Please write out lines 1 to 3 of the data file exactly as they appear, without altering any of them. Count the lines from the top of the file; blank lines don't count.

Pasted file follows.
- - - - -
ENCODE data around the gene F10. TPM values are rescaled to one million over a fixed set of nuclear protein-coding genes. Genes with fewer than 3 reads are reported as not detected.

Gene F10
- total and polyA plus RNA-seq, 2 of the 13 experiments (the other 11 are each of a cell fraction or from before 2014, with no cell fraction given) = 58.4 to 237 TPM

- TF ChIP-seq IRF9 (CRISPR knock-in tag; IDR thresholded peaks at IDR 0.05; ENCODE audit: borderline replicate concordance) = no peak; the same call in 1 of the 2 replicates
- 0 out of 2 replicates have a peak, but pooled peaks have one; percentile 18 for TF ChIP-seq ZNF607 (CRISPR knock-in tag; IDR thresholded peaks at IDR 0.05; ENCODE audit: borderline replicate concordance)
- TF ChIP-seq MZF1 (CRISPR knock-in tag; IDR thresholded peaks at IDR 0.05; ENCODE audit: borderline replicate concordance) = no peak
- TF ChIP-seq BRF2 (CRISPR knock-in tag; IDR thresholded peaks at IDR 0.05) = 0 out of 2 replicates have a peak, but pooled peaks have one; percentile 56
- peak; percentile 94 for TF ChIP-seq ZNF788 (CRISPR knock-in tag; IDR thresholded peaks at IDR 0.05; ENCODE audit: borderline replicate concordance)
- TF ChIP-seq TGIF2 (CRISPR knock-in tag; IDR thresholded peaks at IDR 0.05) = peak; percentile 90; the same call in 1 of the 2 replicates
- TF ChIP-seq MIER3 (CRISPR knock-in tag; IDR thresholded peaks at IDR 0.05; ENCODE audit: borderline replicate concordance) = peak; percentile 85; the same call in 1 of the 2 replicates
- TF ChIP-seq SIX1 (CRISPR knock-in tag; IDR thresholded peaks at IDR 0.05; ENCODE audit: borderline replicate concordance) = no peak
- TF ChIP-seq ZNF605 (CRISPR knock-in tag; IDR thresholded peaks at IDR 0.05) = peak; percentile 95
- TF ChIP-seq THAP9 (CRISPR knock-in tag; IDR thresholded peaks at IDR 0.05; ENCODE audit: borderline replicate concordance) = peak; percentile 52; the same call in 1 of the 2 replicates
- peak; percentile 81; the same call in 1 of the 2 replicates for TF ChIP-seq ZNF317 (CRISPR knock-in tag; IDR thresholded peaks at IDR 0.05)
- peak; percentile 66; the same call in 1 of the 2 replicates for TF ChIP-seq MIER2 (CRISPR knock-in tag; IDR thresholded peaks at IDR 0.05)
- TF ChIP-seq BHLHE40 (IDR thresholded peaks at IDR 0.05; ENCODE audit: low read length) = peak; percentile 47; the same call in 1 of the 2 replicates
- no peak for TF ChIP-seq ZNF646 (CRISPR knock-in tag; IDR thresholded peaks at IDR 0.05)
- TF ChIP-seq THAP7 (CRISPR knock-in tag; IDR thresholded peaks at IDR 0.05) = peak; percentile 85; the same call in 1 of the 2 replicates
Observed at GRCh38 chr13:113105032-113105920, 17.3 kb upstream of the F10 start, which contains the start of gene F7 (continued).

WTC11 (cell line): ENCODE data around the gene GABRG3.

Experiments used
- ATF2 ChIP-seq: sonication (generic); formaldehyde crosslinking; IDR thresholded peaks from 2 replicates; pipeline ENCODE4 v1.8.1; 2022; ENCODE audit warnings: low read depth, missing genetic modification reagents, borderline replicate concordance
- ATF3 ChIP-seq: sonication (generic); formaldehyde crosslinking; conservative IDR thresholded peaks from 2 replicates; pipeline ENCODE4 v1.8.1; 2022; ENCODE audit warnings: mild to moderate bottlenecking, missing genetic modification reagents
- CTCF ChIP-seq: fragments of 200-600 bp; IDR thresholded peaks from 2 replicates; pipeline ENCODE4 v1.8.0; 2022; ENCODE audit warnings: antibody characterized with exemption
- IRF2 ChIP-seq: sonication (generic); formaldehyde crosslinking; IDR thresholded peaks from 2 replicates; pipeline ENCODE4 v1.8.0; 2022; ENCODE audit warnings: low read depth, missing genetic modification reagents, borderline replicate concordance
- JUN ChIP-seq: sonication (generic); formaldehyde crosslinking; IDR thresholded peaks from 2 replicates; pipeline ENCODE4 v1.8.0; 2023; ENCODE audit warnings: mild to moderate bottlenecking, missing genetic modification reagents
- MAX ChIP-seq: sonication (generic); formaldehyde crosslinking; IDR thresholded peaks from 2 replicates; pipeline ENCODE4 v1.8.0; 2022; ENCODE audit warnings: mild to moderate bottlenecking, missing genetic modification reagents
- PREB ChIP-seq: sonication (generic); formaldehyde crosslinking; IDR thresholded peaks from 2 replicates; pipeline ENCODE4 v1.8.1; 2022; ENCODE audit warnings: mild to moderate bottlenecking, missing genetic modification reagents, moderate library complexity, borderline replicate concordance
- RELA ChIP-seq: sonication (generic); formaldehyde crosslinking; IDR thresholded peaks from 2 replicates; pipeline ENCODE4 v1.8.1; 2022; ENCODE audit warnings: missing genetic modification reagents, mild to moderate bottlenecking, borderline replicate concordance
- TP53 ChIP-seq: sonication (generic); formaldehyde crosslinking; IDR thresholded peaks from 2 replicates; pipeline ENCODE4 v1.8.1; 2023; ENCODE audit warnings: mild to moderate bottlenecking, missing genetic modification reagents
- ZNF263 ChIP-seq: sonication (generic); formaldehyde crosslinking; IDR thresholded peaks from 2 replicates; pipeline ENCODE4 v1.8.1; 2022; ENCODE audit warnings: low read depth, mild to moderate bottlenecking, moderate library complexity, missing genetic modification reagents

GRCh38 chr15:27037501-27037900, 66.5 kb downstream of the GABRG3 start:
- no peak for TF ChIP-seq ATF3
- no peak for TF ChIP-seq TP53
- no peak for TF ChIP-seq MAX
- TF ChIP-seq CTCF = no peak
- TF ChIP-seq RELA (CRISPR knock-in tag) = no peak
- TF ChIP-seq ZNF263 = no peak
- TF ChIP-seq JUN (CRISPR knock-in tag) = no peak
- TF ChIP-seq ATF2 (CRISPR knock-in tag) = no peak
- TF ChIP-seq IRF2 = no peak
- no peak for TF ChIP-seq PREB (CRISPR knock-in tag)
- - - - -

ENCODE data around the gene F10. TPM values are rescaled to one million over a fixed set of nuclear protein-coding genes. Genes with fewer than 3 reads are reported as not detected.

Gene F10
- total and polyA plus RNA-seq, 2 of the 13 experiments (the other 11 are each of a cell fraction or from before 2014, with no cell fraction given) = 58.4 to 237 TPM